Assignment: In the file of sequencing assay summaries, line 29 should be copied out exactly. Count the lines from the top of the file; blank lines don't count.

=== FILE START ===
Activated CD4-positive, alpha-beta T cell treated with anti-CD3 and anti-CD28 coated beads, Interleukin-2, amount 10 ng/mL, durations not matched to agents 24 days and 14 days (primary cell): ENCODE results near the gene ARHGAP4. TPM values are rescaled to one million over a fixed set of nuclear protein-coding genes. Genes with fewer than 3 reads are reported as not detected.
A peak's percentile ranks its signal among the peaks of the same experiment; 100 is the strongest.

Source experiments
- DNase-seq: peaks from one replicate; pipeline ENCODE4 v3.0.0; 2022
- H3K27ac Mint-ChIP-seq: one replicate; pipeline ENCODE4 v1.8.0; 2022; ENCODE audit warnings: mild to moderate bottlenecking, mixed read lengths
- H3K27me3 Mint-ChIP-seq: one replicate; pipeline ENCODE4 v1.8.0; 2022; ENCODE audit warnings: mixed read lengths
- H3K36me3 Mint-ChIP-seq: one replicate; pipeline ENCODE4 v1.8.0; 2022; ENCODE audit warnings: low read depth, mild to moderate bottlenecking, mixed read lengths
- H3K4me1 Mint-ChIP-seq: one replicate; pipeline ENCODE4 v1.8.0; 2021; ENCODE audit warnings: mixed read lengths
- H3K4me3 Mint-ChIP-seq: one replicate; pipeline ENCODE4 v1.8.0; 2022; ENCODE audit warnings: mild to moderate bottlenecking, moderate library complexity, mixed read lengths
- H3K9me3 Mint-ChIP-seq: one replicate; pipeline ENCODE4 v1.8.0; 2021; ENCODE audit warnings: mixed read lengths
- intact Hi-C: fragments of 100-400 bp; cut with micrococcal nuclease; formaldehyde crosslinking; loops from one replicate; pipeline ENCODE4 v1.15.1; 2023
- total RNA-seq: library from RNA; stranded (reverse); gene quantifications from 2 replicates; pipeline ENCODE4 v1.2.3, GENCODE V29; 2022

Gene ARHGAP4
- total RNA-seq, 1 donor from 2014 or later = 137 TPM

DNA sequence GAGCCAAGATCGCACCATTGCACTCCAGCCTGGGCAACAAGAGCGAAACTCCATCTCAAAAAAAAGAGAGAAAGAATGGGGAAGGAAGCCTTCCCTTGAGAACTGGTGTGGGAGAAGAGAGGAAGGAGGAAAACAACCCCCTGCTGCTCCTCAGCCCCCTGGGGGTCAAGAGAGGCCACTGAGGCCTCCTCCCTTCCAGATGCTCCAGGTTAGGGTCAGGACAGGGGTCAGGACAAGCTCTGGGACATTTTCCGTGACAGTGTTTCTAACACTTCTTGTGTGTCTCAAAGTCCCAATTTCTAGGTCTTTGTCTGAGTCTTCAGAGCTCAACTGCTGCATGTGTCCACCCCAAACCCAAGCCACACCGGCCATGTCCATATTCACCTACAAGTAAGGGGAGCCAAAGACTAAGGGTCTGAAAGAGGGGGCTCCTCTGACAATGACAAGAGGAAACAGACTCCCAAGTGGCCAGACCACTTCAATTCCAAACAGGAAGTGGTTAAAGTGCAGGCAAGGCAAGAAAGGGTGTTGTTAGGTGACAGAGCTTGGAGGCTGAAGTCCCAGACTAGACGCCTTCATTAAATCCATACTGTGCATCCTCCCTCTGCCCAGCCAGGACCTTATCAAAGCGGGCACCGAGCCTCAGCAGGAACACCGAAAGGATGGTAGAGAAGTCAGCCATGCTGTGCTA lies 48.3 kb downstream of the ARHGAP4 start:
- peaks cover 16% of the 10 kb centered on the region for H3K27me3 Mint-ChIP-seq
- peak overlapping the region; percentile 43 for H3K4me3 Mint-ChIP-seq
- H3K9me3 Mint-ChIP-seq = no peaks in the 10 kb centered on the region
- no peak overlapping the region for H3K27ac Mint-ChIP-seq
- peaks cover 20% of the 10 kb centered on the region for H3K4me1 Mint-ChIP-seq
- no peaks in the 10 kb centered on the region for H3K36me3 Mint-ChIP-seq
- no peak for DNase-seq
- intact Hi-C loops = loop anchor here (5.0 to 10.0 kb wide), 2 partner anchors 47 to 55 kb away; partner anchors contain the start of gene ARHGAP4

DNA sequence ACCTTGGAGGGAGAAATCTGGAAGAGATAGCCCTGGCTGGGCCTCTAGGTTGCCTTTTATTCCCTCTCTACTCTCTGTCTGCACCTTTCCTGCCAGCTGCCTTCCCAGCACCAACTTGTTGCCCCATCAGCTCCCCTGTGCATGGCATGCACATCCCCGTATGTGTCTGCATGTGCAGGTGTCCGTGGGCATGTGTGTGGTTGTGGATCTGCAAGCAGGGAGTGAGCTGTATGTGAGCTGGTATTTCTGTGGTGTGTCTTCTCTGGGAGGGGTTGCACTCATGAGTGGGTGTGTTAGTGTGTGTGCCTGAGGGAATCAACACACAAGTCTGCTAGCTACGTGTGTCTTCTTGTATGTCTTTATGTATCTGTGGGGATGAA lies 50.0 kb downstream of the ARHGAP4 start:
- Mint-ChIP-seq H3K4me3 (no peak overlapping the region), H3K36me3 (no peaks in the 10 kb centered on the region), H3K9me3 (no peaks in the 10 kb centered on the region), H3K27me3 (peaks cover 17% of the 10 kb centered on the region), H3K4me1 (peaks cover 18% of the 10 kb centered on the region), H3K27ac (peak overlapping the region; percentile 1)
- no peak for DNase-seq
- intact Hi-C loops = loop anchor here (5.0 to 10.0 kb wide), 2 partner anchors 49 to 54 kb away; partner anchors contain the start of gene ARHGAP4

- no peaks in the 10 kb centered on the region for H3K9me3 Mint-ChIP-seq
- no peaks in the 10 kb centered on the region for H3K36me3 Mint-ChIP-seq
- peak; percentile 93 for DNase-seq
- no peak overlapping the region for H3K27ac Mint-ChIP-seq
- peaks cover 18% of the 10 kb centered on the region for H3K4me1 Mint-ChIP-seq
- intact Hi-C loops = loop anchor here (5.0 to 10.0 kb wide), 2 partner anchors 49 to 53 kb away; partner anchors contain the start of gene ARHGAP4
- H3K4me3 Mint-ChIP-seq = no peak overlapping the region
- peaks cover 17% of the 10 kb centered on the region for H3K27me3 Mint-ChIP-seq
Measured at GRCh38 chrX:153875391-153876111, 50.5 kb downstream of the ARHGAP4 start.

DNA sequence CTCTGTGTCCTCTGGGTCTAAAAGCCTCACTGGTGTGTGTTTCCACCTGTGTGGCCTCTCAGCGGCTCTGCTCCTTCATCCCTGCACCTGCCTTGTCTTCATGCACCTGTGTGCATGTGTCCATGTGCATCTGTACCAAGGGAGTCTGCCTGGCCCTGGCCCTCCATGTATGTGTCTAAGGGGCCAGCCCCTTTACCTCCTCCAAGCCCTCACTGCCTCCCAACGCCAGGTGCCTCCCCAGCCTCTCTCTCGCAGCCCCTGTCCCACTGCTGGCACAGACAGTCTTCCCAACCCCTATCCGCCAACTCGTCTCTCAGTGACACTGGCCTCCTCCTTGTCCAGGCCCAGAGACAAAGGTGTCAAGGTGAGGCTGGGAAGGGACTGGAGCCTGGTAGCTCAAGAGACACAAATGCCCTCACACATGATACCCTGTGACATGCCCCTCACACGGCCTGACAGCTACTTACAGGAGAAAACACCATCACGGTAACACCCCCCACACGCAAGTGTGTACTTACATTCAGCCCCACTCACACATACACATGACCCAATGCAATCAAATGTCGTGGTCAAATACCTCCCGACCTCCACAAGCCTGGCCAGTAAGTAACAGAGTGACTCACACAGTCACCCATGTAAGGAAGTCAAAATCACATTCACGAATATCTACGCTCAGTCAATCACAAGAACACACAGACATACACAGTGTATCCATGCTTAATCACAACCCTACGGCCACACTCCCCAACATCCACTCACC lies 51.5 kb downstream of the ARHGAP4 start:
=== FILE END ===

- no peaks in the 10 kb centered on the region for H3K36me3 Mint-ChIP-seq